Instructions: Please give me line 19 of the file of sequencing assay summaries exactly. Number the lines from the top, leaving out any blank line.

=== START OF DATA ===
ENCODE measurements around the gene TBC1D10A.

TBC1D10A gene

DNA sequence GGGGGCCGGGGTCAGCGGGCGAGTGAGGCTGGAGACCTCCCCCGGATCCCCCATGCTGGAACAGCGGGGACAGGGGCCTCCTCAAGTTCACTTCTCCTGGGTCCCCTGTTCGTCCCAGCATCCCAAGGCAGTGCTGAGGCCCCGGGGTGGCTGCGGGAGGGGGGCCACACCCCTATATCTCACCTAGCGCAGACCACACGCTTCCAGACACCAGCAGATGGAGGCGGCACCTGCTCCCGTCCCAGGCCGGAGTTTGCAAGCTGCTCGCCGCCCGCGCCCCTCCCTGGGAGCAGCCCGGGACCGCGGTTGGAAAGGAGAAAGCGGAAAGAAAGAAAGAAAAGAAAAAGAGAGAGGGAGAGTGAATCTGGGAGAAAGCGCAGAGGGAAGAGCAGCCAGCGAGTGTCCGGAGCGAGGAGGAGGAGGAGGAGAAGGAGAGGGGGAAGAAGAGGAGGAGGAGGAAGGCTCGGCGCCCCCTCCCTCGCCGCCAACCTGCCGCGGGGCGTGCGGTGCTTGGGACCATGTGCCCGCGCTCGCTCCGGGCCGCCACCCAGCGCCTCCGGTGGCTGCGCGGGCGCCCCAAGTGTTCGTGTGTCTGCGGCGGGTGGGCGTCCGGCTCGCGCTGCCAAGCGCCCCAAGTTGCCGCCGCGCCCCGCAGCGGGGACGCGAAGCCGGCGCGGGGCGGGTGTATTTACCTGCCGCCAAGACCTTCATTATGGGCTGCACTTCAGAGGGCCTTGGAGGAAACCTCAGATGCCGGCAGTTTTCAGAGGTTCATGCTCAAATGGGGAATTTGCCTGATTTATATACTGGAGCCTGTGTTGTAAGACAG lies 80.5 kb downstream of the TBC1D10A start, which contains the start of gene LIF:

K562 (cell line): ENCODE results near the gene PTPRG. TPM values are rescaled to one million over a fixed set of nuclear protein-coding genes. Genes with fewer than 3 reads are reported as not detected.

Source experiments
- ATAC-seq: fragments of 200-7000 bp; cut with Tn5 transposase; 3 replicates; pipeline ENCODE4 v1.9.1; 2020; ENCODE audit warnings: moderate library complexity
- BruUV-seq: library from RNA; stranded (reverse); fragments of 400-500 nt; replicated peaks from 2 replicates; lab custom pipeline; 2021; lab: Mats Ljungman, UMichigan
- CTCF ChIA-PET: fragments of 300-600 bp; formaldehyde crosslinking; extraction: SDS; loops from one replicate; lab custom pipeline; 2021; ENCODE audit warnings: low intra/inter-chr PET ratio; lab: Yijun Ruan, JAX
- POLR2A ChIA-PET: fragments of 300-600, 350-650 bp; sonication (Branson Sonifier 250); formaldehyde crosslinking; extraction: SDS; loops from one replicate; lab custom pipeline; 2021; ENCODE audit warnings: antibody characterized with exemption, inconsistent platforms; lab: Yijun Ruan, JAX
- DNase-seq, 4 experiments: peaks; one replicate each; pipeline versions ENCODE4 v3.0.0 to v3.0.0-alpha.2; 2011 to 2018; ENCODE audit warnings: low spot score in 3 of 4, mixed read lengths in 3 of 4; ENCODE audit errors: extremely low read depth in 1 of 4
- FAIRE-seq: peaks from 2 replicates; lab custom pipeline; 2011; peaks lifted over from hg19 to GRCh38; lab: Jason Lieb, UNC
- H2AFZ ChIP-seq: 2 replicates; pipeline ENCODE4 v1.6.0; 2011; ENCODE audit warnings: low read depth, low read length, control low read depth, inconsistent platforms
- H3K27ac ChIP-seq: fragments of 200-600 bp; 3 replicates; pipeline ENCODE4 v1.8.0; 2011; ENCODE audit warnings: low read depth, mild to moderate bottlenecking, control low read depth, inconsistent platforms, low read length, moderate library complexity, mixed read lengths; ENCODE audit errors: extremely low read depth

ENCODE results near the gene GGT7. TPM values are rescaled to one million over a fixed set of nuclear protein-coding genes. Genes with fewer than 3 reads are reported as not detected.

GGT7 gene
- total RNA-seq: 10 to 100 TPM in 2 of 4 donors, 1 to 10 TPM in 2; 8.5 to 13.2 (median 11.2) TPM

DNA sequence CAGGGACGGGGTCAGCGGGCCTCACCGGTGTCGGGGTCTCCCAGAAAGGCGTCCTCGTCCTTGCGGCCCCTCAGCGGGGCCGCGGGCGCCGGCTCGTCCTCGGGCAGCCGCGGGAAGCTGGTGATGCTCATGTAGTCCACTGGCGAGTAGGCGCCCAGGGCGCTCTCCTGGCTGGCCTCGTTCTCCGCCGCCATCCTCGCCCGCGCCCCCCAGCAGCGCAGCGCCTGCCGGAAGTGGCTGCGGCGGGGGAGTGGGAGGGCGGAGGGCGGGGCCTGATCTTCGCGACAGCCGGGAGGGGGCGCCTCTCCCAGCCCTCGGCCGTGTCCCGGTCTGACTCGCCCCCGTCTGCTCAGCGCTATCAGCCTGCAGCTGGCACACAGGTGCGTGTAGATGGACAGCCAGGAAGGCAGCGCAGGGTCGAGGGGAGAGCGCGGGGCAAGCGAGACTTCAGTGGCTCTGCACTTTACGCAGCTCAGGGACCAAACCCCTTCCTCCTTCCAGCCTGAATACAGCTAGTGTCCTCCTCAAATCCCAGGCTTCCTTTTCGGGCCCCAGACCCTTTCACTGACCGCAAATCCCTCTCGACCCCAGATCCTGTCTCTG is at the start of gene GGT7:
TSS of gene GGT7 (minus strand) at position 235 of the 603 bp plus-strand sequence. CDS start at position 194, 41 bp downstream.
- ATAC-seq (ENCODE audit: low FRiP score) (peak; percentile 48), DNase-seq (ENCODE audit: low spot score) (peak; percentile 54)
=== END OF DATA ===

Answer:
- ATAC-seq (ENCODE audit: low FRiP score) (peak; percentile 48), DNase-seq (ENCODE audit: low spot score) (peak; percentile 54)